While nearly everyone else in the room
      seemed carried by conditions beyond their 

      control, Joyce still carried herself.

As dessert was being handed out, I found myself looking again at Joyce. On the other side of that gravy-spotted bib, there was indeed something different about her. While nearly everyone else in the room seemed carried by conditions beyond their control, Joyce still carried herself.

It was hard to put my finger on, but, if one can imagine a 90-something, half-paralyzed, wheelchair-bound woman embodying a mystique, Joyce, I decided, had it.

This presence was by no means intimidating—though she was a woman with a large frame. But her erect posture, her direct, confident tone of voice and an earnest, resolute manner just seemed somehow strong, safe, reassuring.

She seemed wise too, as if, when she mentioned something factual, you could believe her. Among this community of crumbling minds and spirits, her core of strength seemed intact, as yet unconquered by her years.

Eventually everyone began leaving their tables one by one, a few steadfastly wheeling themselves, most being pushed by aides. It was then that I was glad I'd kept watching Joyce, because the most remarkable thing began to happen.

A woman at another table who'd been staring vacantly into her own lap was wheeled by her still-ambulatory husband all the way across the room to our table—to Joyce. When the wheels of their two chairs touched, the woman raised her head and gazed distantly into Joyce's eyes. "Yes, dear, I know," I overheard Joyce intoning.

   She'd always end her audience with those
   gently powerful words: "I’ll see you tomorrow."

I lost most of the words, but the solid, caring, deeply reassuring tone was unmistakable as she leaned forward toward the woman. Joyce raised her hand and, offering the softest part of it—the back—tenderly stroked her supplicant's cheek. "Good night, sweetheart; I'll see you tomorrow," she said.

In the coming weeks I witnessed Joyce's gentle ministry, once again with the same woman and with several others. "Darling," "sweetheart," "love"—she embraced them with her words and her touch. And she'd always end her audience with those gently powerful words: "I’ll see you tomorrow."

Last Thursday I was back in my special spot at Mom's table. "Hey, where's Joyce?" I said to no one in particular. There was an awkward silence before Irene's quavering little voice answered, "Joyce..." She forced the rest through a catch in her throat. "...passed away this afternoon."

I miss Joyce. Everyone misses her. My mom has appointed no successor to her imaginary exalted post. I keep looking for a sign that someone else—anyone—will carry on.

Maybe, I'm thinking, Mom was right after all. Maybe Joyce really was in charge.

Friday, September 14, 2012

UNDER THE WILD GINGER – The Birth of a Book Title

(PART 2 OF 2 – For part 1, click HERE)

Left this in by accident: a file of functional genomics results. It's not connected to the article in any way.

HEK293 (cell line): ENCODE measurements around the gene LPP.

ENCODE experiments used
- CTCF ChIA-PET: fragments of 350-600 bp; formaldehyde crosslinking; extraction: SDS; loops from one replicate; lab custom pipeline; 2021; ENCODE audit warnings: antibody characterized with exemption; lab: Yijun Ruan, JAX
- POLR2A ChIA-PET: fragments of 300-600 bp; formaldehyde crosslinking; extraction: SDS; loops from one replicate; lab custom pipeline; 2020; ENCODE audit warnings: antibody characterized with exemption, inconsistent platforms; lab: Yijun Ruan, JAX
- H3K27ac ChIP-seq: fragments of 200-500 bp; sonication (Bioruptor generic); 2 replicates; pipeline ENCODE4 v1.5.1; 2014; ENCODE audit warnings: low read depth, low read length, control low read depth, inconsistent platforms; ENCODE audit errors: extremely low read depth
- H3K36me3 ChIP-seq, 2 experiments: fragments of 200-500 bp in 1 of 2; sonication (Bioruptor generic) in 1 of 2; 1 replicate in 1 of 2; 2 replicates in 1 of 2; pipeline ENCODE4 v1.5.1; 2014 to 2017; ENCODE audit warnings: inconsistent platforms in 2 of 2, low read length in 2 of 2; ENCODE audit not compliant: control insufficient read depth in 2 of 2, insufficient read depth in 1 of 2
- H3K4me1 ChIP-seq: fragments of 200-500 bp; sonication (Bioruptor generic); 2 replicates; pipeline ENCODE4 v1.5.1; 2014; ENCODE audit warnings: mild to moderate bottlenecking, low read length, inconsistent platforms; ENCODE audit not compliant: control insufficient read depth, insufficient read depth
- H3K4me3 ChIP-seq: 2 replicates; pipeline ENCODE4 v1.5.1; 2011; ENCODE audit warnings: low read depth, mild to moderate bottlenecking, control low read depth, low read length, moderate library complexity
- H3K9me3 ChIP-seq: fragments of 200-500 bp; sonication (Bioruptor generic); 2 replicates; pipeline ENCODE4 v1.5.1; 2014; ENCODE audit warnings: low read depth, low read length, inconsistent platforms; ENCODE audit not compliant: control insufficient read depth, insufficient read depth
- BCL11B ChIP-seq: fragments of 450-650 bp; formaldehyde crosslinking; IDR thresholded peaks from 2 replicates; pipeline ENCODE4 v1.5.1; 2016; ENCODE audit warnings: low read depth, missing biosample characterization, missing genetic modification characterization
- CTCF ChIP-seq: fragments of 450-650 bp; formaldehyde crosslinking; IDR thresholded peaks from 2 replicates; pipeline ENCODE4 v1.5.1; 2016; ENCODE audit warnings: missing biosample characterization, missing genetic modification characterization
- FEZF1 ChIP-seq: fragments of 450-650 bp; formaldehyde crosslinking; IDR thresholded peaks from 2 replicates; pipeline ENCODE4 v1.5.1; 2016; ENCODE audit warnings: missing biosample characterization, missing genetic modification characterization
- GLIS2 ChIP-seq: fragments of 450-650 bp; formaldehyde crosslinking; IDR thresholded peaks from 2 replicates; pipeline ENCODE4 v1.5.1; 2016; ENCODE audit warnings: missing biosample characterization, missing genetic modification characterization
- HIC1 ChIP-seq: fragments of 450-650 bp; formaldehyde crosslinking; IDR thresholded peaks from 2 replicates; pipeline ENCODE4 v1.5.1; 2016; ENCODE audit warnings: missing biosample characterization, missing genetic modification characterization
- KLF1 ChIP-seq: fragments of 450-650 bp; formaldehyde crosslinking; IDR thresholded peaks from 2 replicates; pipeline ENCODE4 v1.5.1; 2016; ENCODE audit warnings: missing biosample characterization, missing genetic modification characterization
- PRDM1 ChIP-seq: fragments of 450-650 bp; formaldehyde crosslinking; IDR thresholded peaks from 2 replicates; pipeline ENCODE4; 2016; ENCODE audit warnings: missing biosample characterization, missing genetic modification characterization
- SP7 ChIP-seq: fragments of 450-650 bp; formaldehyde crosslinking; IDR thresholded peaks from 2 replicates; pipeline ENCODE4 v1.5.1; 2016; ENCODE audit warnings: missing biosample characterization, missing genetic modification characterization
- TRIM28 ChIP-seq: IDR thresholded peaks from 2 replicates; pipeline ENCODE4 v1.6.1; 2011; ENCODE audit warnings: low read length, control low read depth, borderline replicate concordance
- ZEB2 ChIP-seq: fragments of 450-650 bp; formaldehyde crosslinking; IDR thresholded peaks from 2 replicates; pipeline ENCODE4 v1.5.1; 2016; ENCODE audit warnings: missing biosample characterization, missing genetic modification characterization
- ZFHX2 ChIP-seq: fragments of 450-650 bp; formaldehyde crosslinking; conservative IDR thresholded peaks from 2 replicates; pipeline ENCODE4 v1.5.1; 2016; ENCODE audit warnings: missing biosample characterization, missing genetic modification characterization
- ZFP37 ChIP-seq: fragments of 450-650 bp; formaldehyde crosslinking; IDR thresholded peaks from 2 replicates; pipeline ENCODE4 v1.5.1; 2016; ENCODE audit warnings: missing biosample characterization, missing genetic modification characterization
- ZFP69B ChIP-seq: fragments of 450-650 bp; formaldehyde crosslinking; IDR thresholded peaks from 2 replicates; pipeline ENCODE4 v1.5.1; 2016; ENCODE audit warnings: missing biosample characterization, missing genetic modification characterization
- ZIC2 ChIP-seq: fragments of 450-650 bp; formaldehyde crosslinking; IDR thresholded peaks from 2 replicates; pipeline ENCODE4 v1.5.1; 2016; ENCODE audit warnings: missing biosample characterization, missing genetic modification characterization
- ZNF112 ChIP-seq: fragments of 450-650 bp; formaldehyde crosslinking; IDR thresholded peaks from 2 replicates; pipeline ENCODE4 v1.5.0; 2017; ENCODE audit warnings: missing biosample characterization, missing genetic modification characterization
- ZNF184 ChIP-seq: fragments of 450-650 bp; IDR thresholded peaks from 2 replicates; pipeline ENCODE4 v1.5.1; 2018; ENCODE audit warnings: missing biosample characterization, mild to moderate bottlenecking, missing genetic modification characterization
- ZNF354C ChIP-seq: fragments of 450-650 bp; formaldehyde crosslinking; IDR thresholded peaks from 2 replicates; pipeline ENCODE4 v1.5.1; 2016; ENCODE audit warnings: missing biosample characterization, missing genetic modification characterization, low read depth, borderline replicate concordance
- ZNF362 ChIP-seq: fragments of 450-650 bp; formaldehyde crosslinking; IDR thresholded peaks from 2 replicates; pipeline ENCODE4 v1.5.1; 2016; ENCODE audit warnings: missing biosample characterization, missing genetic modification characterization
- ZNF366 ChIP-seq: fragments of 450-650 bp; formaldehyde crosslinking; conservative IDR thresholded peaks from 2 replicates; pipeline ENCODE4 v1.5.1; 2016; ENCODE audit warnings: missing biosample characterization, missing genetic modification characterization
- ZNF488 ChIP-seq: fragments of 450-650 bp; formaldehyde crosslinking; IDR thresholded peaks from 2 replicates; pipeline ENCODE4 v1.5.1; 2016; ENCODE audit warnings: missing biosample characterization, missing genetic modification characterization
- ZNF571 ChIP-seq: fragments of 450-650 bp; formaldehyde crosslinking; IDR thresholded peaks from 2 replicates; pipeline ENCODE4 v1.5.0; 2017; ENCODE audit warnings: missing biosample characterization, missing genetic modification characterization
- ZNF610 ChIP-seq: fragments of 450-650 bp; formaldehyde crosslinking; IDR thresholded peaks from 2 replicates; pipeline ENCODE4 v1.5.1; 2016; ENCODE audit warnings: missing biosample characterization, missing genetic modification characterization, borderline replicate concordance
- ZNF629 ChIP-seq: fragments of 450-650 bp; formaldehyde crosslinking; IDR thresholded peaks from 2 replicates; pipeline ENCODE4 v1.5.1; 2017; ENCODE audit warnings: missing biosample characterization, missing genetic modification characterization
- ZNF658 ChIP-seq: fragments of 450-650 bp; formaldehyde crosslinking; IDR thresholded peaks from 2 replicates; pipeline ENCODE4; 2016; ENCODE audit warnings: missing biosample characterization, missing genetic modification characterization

(In part one, I shared a rather detached view of the wild ginger plant—its habitat, range and reputation. Now, in part two, it gets personal.)

So, I'm out walking around my neighborhood one fine June evening. I'm soaking in everything—the colors, the sounds, the smells, the way the air feels—as we northerners do after six months of cold, dark-grayness.

In one yard, right along the sidewalk, I come across this patch of ground cover, a solid mat of satiny, heart-shaped leaves. And I don't know what possesses me, but some instinct, perhaps one of those spontaneous, child-like curiosities that manage to slip out now and then from under the weight of our grown-up preoccupations, makes me bend down and separate the leaves.

It's too dark down there to see much, so I kneel down, bend over and take a closer look.

There in the cool, dark bower under that leafy canopy, nestled at the base of the stems, is a flower, a precious little three-lobed, burgundy orchid-like bloom, as beguiling as something illustrated in a fairy tale. And there are more, scattered among the hairy stems.

I didn't know at the time that what I'd explored was wild ginger (Asarum Canadense), but thank goodness for Google! The information settled nicely into my mental catalog of such fine little discoveries.

I learned that those amazing little hidden flowers have three sepals (botanically distinct from petals), that they bloom from late spring through early summer, and that, because they're so well hidden, they have to attract ants and other crawling insects to pollinate them.

Flash forward about ten years. I'd been writing essays about how I've been able to notice and celebrate life's—and Nature's—small wonders. I happened to send a couple of them to my old friend, Charlie, in Boston. He wrote back, "Hey, these are pretty good; if you could come up with about 50 of 'em, you'd have a book."

This was the first time the notion of a book even entered my mind. I went right to my laptop and counted my essays. I had 51.

So I started reviewing those essays, looking for a common theme, a thread that would tie them all together. As it turned out, nearly every one of them involved not just being aware and in the moment, but also an additional element, an extra measure of curiosity, patience, creativity or faith.